By on June 17, 2013

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Bob Lutz’s latest tome isn’t so much about cars as it is a business book on leadership that happens to be about cars. Through 11 vignettes, Lutz talks about the leadership figures in his life, their triumphs and foibles and how they impacted his personal and professional development.

Along the way we meet a broad cross section of figures, including Lutz’s high school teacher who eventually became Switzerland’s President, his Marine Drill Sergeant, and the CEO of Exide Batteries, who ended up becoming one of the first white collar criminals of the new millennium.

Don’t worry, there are plenty of auto world figures too, from household names like Harold “Red” Poling (Ford’s former CEO) and Chrysler’s Bob Eaton, to lesser known players like Eberhard von Kuenheim (an orphaned, near-penniless aristocrat who rose to the top of BMW. Lutz credits him with turning BMW from a “tiny, regional auto company into a global luxury-car powerhouse).

All of the characters outlined in the book are three-dimensional, with their own flaws and quirks. Even the most wretched and obnoxious among them are praised by Lutz for their business acumen, their charm or their quantifiable results. By the same token, the affable, kind and caring are panned for their failure to achieve corporate goals or take a stand when it was required.

Poling and von Kuenheim represent the most compelling narratives and the most relevant to the site. A petty, Machiavellian figure, von Kuenheim never failed to take credit for other people’s great ideas and was more than happy to throw his subordinates, Lutz included, under the bus. He was (according to Lutz) unable to tolerate anyone who was capable of outshining the master, a factor which drove Lutz to leave BMW. Nevertheless, Lutz expresses an admiration for the man, as he was able to make BMW what it is today. Without von Kuenheim, the 3, 5 and 7-Series cars, along with their famous naming conventions, would literally not exist.

At the opposite end of the spectrum is Ford CEO Harold “Red” Poling who is depicted as an infamous tightwad, a royal pain in the ass and totally myopic in all matters that cannot be quantified. All right brain thinkers will be able to relate to Lutz’s frustration at having to deal with a figure like Poling – those of us who rely on our gut instinct, honed over thousands of years of evolution, know that numbers can in fact be fudged to mis-represent things and the real world turn of events can not always be reflected in an Excel spreadsheet. But try telling that to a boss who believes that “if it can’t be quantified, it doesn’t exist”.

Poling’s obsession with cost-savings, data and procedure ended up creating massive inefficiencies at Ford, with workers resorting to manipulation (scheduling multiple meetings to get projects approved while using absurdly high budget estimates. Poling would demand multiple revisions until there was a mutually agreed upon target – which ended up being what the workers wanted in the first place), deceit and other tactics to get their way. Poling’s instincts for product were awful as well; at one point, he chides Lutz for backing the 1986 Taurus, stating that Ford should have made a K-Car instead. Another hilarious exchange has him chewing out Lutz for reading Auto Motor und Sport at his desk. When Lutz replies that he has to stay on top of the competition, Poling is utterly disdainful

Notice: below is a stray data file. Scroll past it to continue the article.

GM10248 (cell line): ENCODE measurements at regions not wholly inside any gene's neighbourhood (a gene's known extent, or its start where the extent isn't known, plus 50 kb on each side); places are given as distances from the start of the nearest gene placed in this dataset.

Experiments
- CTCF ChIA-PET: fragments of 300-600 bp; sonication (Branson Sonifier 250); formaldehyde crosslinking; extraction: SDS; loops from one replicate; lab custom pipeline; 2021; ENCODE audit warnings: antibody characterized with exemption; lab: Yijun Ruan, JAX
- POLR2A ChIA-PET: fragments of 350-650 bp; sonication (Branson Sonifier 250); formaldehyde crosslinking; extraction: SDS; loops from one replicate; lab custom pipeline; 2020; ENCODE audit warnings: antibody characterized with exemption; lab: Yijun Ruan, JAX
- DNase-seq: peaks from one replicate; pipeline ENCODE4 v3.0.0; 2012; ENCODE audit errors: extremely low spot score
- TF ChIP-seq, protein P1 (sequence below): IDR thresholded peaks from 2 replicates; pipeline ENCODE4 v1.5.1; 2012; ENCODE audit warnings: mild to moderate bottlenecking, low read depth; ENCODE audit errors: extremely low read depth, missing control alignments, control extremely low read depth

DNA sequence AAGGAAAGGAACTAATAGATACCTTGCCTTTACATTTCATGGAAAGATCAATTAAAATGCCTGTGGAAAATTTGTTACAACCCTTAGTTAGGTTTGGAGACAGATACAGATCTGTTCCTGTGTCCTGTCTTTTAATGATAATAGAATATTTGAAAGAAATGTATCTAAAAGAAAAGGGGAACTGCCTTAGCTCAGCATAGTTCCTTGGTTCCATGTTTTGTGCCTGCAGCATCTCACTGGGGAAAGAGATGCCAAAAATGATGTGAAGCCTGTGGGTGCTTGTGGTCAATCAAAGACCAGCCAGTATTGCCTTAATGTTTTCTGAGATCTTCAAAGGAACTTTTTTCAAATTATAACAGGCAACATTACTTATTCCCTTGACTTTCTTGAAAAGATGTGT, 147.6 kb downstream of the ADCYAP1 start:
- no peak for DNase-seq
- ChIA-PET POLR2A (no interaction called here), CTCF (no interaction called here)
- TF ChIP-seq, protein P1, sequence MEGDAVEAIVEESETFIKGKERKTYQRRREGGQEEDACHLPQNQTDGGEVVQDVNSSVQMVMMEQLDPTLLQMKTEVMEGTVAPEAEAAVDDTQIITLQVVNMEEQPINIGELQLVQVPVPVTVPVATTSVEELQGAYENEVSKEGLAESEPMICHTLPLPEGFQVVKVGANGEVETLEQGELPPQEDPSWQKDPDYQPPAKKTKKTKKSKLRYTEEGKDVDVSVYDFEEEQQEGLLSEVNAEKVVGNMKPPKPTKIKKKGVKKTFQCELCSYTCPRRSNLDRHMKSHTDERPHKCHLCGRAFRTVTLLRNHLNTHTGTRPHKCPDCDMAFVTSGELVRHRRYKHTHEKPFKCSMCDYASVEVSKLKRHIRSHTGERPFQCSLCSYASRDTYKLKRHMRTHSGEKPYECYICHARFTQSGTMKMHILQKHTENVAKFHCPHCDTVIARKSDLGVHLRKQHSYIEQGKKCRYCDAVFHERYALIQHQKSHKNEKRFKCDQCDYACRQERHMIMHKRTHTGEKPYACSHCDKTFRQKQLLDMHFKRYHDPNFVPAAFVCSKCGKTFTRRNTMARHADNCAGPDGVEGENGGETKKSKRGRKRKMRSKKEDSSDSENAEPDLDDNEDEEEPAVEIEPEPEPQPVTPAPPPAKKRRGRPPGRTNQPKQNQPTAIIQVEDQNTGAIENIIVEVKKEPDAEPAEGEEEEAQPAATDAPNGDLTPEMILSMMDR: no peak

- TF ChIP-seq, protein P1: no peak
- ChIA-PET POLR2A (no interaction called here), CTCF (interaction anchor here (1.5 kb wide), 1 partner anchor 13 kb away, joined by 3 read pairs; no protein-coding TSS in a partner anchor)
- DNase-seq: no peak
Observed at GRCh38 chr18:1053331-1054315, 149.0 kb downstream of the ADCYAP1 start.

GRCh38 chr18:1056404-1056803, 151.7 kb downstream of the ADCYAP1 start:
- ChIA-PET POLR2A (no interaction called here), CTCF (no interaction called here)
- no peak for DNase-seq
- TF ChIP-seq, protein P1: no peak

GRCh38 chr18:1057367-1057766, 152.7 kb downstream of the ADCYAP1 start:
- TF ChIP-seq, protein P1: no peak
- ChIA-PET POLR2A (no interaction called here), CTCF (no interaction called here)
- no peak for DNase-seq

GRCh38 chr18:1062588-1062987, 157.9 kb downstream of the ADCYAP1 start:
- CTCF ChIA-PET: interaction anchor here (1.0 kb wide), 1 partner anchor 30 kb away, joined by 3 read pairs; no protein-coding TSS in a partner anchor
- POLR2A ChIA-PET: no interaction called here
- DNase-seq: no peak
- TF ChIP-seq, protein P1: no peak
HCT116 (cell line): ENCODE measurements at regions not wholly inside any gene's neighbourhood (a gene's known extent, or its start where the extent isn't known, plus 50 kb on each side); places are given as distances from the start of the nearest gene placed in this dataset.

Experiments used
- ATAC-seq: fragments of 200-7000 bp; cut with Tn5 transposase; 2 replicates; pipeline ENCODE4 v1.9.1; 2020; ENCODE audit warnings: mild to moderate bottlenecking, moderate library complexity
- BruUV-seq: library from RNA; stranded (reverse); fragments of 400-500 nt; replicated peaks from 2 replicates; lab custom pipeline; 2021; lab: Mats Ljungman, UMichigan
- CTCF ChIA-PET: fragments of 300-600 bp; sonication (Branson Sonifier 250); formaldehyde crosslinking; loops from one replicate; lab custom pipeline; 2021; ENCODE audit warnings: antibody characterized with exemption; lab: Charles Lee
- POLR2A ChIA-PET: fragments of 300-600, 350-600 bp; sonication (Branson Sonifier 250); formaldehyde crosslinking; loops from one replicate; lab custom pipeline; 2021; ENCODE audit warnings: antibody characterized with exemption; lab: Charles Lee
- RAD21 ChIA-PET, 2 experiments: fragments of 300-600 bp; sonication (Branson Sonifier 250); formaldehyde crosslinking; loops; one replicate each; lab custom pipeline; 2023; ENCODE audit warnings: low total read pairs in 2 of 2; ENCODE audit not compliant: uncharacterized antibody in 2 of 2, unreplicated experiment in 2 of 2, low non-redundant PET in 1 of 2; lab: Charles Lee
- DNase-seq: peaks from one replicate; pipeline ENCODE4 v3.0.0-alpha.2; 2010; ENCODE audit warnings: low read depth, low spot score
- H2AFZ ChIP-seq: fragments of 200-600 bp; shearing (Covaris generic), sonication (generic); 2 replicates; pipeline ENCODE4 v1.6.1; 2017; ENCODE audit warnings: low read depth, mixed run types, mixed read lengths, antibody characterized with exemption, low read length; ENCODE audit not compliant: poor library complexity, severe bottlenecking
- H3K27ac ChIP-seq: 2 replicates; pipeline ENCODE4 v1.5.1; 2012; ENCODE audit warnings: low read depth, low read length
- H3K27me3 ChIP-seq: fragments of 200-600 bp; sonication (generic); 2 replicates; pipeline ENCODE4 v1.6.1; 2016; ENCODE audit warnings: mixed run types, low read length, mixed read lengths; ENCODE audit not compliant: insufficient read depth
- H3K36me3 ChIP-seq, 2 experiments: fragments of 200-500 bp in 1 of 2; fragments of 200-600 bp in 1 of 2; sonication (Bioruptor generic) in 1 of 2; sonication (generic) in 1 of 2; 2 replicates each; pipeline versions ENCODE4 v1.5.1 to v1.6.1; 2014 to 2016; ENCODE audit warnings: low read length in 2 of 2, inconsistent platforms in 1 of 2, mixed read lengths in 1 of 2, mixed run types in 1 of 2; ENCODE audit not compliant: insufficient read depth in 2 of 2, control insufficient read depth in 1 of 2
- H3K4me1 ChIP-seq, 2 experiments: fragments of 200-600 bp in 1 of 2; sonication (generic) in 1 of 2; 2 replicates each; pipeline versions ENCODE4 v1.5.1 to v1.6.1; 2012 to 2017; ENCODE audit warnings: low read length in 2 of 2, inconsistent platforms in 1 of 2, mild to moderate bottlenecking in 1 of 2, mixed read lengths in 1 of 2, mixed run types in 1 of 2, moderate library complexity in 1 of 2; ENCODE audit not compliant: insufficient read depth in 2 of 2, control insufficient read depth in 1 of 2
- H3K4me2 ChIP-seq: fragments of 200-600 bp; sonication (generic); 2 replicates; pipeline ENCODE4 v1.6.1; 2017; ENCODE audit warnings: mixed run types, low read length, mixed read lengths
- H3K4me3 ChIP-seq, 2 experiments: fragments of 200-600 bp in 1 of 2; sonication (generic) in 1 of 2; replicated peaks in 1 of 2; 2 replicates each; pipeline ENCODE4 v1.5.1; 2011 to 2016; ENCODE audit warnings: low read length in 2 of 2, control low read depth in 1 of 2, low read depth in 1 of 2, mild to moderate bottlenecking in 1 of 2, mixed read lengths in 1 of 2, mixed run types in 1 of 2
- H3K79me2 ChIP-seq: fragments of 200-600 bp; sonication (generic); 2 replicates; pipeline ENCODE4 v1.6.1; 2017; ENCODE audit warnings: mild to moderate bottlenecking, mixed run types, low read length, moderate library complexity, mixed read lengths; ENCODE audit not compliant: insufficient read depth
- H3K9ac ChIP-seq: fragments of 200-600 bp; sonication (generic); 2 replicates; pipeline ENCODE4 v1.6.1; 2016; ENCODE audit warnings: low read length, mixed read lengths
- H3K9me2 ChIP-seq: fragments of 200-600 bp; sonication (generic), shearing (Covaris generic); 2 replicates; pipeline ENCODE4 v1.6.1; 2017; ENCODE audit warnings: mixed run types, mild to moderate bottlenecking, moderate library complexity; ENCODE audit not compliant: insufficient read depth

“Nonsense. All people want is a car that starts every morning and gets them to work on time. You don’t need to read car magazines to figure that one out.”

Despite all that, Lutz learns a valuable lesson; you do need to be mercenary about sticking to your budgets and targets, or else projects can balloon in both cost and complexity. The engineers and planners will inevitably find a way to make do with what they are given.

As always, Lutz’s writing is crisp, funny and concise. At the end, there are scorecards for each leader, perhaps a wry concession to those who, like Poling, need quantitative data for just about everything. There is also a treatise about leadership at the end that touches on what Lutz believes is the essence of a good leader; one who is honest, direct, holds his troops to a high standard and has a laser-like focus on their vision and goals.

In that context, the book helped me evaluate my managers, both past and present. It helped me view them in a much more complex manner, rather than just as “good” or “bad”. As someone who not only has to manage a staff of writers, it also informed me of how I can improve my own conduct on the job. Leadership is tough – especially when you have to lead the same people you used to write to, asking if they would publish your early (and unpolished) work. It’s one of those things that can only be honed by experience rather than erudition. But at least Icons and Idiots helped give me the context needed to be a good boss, without having to endure seven decades of bad ones.

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29 Comments on “Book Review: Icons and Idiots: Straight Talk on Leadership...”


  • avatar
    ash78

    “those of us who rely on our gut instinct, honed over thousands of years of evolution, know that numbers can in fact be fudged to mis-represent things and the real world turn of events can not always be reflected in an Excel spreadsheet. But try telling that to a boss who believes that “if it can’t be quantified, it doesn’t exist”.

    Well, then, your spreadsheets suck :D

    You can quantify all risk, you just need an artistic design model to arrive at it. Most people in large businesses are too cowardly to step out and try, however. It’s a delicate balancing act, but Lutz is generally correct that experience and gut feel should count for something, not just a bunch of probabilities and decisions that rely on validated historical data and profitability expectations.

    • 0 avatar
      rushn

      Actually your point is addressed, you just missed it. What gets measured, gets manipulated, as the saying goes. Relying purely on spreadsheets leads to nothing but trouble. Just see mortgage backed securities and the amazing algorithms that went into them… and still utterly failed.

      • 0 avatar
        ash78